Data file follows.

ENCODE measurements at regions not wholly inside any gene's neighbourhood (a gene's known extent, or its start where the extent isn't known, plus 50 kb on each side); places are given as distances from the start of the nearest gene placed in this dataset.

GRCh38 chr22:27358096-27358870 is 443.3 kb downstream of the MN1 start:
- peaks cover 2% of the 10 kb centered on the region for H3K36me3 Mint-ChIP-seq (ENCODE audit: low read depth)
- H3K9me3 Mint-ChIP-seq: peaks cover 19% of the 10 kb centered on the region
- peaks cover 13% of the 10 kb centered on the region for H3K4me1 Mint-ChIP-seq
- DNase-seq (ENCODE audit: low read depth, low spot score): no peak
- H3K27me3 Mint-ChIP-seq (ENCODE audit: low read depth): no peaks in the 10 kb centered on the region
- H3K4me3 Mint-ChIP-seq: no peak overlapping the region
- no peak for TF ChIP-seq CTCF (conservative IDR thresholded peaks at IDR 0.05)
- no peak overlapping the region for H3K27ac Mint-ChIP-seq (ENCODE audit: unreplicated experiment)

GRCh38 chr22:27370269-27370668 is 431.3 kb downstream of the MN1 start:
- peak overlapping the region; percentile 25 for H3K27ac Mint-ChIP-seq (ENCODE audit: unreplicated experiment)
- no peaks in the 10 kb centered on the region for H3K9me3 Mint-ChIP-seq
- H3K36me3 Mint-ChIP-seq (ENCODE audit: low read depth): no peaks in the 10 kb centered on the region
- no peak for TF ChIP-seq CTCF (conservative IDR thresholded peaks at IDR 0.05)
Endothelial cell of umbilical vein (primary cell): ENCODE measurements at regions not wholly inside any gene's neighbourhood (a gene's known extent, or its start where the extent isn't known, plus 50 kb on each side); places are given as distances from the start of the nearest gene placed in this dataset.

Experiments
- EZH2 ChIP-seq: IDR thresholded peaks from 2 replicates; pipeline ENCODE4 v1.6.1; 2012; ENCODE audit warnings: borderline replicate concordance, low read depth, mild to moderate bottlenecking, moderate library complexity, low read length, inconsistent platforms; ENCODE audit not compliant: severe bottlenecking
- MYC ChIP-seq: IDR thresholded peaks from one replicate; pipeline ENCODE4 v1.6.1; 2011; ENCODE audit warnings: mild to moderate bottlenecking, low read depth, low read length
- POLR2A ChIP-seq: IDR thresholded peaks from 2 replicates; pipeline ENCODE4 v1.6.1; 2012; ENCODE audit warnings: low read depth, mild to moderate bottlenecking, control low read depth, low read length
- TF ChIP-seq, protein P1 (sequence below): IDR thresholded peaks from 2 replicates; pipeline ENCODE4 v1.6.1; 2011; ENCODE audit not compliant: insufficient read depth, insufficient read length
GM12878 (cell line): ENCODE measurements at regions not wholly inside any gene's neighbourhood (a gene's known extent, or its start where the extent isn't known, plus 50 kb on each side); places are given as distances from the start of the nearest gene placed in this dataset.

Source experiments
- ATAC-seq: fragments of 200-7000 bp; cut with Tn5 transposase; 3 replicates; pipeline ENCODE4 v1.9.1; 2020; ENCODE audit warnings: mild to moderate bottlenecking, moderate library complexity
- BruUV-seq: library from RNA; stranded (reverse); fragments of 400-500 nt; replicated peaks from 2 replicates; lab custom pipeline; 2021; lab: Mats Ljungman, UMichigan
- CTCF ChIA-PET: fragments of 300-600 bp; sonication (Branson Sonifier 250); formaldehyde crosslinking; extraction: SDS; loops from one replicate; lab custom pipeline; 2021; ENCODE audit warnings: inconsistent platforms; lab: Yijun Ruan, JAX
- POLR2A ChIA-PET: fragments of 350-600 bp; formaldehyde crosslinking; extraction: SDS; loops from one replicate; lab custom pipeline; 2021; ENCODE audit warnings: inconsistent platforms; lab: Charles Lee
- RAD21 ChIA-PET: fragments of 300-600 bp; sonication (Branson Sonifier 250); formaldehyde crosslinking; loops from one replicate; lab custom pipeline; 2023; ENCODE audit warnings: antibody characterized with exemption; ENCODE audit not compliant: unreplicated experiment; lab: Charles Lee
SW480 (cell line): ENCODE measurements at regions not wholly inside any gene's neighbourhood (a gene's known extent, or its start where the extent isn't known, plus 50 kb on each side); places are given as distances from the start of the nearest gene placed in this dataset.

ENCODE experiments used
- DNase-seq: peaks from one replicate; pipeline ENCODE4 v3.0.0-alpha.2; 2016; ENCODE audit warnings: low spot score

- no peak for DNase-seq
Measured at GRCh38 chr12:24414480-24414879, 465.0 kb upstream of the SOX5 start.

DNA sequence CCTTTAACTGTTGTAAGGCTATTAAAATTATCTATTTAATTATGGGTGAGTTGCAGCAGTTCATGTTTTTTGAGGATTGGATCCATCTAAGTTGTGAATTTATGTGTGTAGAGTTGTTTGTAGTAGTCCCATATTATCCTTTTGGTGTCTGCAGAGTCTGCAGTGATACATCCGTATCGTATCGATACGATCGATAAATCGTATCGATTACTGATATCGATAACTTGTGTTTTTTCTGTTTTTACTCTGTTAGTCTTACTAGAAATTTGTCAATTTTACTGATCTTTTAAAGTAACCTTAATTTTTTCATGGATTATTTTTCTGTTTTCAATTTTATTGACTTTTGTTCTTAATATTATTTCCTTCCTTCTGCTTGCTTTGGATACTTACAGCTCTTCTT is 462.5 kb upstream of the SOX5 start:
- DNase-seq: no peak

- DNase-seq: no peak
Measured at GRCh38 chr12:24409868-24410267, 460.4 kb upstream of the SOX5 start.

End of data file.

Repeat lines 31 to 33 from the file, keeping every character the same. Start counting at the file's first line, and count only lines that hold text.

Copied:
- DNase-seq: peaks from one replicate; pipeline ENCODE4 v3.0.0-alpha.2; 2016; ENCODE audit warnings: low spot score

- no peak for DNase-seq
Measured at GRCh38 chr12:24414480-24414879, 465.0 kb upstream of the SOX5 start.